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Hugging Benefits for Mental Health (And Beyond)

by | Aug 18, 2022

Reading Time: 3 minutes

Does someone need a hug? Whether you consider yourself to be a natural “hugger” or not, giving and receiving hugs can benefit both your physical and mental health. 

Hugging stimulates the production of the hormone oxytocin in the body. This feel-good hormone leads to feelings of less stress and improved wellbeing.[*

It gets even better because you don’t need to wait around for someone to hug you. You can reap the benefits of hugging all on your own. Let’s find out how. 


History of Hugging

Hugging and embracing one another has always been an important part of the human experience. Most babies experience their first hug at birth when they are placed into their parent’s arms. For children, hugging and embracing are important elements in their emotional upbringing. Hugging can lead to feelings of attachment and greater self-confidence.[*]

Throughout history, hugging has been viewed as a warm greeting. It is often used as a show of affection, appreciation, or gratitude. Hugs are also typically given as a way to offer congratulations or condolences among friends. A hug tends to be viewed as a warmer greeting than a handshake. [*

People who hug when greeting others are generally viewed as open and friendly. Research shows that people who grew up with frequent hugs are more likely to hug others as opposed to other forms of greeting, such as a handshake.[*] Most of us have had the experience of meeting someone new who immediately embraces us and declares that they are “a hugger.”


Mental Health Benefits of Hugging

Hugging is a powerful way to improve your health thanks to the hormone oxytocin. Oxytocin is a hormone that is released with therapeutic touch like hugging.[*] It is also released during childbirth, breastfeeding, and sexual activity. It’s produced in the hypothalamus (which is part of your brain and controls the autonomic nervous system) and has been linked to improved quality of life and enhanced feelings of wellbeing.[*] Oxytocin has anti-stress effects too. Here are just a few of the benefits you can expect from a hug.

Less Stress

There’s a reason why you usually feel calmer after hugging a loved one. A 2014 study of 404 healthy adults found that being hugged has a stress-buffering effect. The data suggested that hugging may effectively convey social support.[*] Even newborn babies display less stress after receiving a hug or light touch.[*]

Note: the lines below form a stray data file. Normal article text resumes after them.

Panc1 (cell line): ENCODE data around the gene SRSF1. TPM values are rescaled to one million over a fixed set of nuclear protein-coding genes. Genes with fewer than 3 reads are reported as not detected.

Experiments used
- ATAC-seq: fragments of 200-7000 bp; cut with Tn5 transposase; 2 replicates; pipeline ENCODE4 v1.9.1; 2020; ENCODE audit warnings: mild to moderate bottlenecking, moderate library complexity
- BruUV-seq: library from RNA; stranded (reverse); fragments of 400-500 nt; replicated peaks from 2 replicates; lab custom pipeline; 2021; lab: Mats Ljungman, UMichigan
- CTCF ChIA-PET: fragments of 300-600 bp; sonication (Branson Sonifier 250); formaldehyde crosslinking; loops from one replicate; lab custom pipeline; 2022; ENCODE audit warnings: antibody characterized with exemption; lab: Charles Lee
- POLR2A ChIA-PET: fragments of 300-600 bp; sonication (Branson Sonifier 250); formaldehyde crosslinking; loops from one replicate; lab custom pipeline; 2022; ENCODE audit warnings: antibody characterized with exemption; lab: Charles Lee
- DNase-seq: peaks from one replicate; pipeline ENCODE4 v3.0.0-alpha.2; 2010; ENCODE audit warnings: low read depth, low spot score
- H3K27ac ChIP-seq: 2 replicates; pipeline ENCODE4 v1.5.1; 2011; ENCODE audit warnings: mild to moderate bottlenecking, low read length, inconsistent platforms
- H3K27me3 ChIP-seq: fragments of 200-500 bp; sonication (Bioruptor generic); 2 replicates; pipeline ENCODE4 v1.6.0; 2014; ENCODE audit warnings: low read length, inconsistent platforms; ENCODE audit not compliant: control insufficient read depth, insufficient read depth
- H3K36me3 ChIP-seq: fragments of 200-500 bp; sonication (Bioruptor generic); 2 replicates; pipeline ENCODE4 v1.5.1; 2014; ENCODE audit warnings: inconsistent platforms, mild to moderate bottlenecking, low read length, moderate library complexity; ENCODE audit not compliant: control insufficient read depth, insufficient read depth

Feel Better

Receiving a hug has a powerful effect on your quality of life. People who regularly hug those in their lives tend to experience better relationship functioning. They also report higher levels of overall wellbeing.[*]

Stronger Immune System

The benefits of hugging go far beyond mental health. A 2014 study found that when study participants received regular hugs, they were less likely to become sick. After being exposed to the common cold virus, the individuals who had been in the hugging group experienced less severe illness than those in the control group.[*]

Lower Blood Pressure

A 2003 study found that physical contact such as hugging or holding hands led to lower blood pressure and reduced heart rate. Even when study participants were asked to do something stressful such as giving a public speaking presentation, a hug still reduced their blood pressure and heart rates.[*]


Can You Hug Yourself?

The health benefits of hugging are exciting but what do you do if there’s no one around to hug? Fortunately, you can still score positive health outcomes by hugging yourself. 

A 2011 study found that crossing your arms across your midline can lower painful sensations in the body. Study participants received painful stimuli and noticed that the pain felt less intense when they crossed their arms in a self-hugging position. Researchers hypothesized that this hugging position may interfere with pain signals to the brain.[*] By interrupting pain signals before they reach the brain, hugging yourself reduces pain. 

To start reaping the benefits, try wrapping your arms around yourself and taking a few deep breaths. For added comfort (and deeper, more even breathing), hug the Somnox 2 Sleep Companion as you fall asleep.

You probably know how it feels to spoon someone or be spooned by someone. Somnox has been designed to be a comfortable, useful, and easy to cuddle sleep companion. Comfort is mainly ensured by the ergonomic shape of Somnox and the material used to cover it. You can hug Somnox at night like your pet – and snooze off to a better night’s rest.


Keep Hugging 

The health benefits of hugging are wide-ranging and include decreased levels of stress, lower blood pressure, and a stronger immune system. You can start adding these health benefits to your life right away. Make a note to hug your loved ones more often. And don’t forget about hugging yourself or the Somnox 2 Sleep Companion to start feeling better now. 

Want to find out if Somnox could be something for you? Then you should definitely take our sleep test!

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